City, county agree on water program for Yampa River

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Water quality

Routt County Environmental Health Director Mike Zopf explains why more resources need to be dedicated to monitoring the Yampa River basin water quality.

Routt County Environmental Health Director Mike Zopf explains why more resources need to be dedicated to monitoring the Yampa River basin water quality.

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As director of Routt County's Department of Environmental Health, Mike Zopf monitors the condition of the Yampa River. He is hoping that cooperation with the city will result in more usable information on the health of the river.

— City and county officials agreed Monday to fund ongoing studies of water quality in the Yampa River.

While details of the funding have yet to be worked out, the agreement is a significant step forward in a process spearheaded by Routt County Environmental Health Director Mike Zopf. In March, Routt County and city of Steamboat Springs officials met with more than 15 representatives of local water interests for a presentation of water quality monitoring programs already operated by hydrologists with the U.S. Geological Survey. The USGS monitors water quality in rivers including the Upper Gunnison, Eagle, Blue and Roaring Fork.

While more than 10 agencies conduct various levels of water monitoring in the Yampa Valley, Zopf said unified, easily understandable information is needed.

"There's a lot of information out there," Zopf said. "But that information is not easily accessible or useful for laypeople and other uses of government."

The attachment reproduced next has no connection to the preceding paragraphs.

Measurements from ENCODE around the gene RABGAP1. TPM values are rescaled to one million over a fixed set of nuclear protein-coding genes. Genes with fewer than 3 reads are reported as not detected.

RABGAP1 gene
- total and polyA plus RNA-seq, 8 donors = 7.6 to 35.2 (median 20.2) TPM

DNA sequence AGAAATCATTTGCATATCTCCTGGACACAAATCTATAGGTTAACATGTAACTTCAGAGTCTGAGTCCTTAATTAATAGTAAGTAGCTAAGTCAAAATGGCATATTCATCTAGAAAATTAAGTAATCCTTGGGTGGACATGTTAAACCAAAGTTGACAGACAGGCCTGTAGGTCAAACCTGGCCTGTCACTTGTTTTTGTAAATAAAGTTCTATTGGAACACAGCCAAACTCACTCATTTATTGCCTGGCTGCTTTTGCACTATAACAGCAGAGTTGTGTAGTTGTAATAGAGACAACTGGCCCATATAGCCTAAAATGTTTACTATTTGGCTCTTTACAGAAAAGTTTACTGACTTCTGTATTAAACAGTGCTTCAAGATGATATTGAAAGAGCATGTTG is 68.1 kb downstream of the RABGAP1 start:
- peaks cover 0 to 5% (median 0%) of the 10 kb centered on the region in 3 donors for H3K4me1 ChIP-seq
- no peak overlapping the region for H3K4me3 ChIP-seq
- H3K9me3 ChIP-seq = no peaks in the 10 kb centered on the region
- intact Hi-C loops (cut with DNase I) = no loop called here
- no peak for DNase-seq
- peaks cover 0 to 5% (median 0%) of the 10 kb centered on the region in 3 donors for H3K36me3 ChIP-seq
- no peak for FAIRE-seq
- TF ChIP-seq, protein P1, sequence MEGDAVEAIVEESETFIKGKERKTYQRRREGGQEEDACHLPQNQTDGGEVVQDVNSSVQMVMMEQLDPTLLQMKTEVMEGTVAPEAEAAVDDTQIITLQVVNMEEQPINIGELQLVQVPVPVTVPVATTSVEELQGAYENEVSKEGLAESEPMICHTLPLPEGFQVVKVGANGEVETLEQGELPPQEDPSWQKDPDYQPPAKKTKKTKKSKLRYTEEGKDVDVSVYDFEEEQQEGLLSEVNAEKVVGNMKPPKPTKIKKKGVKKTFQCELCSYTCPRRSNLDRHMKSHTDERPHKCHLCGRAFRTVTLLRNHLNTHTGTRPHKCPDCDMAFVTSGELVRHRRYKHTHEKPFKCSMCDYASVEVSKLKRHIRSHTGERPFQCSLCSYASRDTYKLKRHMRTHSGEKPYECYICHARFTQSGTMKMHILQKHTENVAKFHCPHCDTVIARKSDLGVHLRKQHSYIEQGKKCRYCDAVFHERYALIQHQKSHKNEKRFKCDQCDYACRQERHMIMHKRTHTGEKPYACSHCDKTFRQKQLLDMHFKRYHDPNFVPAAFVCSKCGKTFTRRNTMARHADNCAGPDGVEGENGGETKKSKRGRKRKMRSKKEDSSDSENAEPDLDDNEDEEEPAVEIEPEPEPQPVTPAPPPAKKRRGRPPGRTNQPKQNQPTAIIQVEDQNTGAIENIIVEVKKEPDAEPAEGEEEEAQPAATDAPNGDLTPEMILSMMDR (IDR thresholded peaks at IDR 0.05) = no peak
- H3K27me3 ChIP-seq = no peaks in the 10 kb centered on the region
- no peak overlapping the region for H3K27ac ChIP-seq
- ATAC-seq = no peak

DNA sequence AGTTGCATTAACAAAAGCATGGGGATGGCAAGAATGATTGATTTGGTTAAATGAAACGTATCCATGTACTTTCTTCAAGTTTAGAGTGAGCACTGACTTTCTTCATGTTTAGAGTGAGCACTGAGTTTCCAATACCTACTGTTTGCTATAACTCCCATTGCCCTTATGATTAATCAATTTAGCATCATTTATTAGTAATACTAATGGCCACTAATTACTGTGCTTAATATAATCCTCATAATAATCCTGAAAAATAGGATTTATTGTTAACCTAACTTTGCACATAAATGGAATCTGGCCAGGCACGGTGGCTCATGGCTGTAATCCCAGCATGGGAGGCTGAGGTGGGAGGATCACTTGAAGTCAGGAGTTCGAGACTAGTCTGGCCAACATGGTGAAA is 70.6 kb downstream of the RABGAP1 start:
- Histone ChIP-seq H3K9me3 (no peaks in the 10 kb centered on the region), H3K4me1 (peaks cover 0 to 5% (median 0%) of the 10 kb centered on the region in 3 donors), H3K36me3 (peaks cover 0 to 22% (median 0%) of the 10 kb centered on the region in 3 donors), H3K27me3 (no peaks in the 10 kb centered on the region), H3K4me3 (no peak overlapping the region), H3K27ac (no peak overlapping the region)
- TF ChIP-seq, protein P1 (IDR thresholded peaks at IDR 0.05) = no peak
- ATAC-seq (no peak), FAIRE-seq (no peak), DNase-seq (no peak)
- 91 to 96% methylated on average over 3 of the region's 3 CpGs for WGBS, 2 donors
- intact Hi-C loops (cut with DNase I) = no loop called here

A local USGS monitoring program would cost about $213,000 to install, and more than $125,000 annually to maintain and operate. City and county officials agreed Monday to share those costs and to move forward with specific planning and details of the monitoring program.

While City Councilman Towny Anderson questioned the program's costs, especially $24,000 annually to maintain a database, Routt County Commissioner Diane Mitsch Bush said water quality risks such as future development and industrial growth more than warrant a top-level monitoring program.

"We've been talking about this for years," Mitsch Bush said. "You need to have baseline data: This isn't an emergency, but there is an urgency here."

City Councilman Ken Brenner, an outspoken advocate for water quality issues, supported a USGS program Monday and suggested the city pursue state funding that is allocated to each river basin in Colorado. The Yampa/White River Basin Roundtable, a group that addresses water issues in Northwest Colorado and could recommend such funding, meets in Steamboat on July 18.

Routt County Commissioner Doug Monger said property owners with water rights on the Yampa River also should be financially involved in a monitoring program.

Zopf said there are more than 40 water discharge permits on the Yampa River in Routt County.

"If I was somebody that had one of those permits, I'd want to be on board," Monger said.

A report from USGS hydrologists indicates a local water quality monitoring program could start as soon as late fall or in the winter of 2008.

"We need to track this in perpetuity," Zopf said. "We need to know what's happening in our valley."

Comments

whyquestion 7 years, 2 months ago

has anyone checked out the tires next to oakcreek stream or the diesel tank on hwy131 mile marker 50,51????????????

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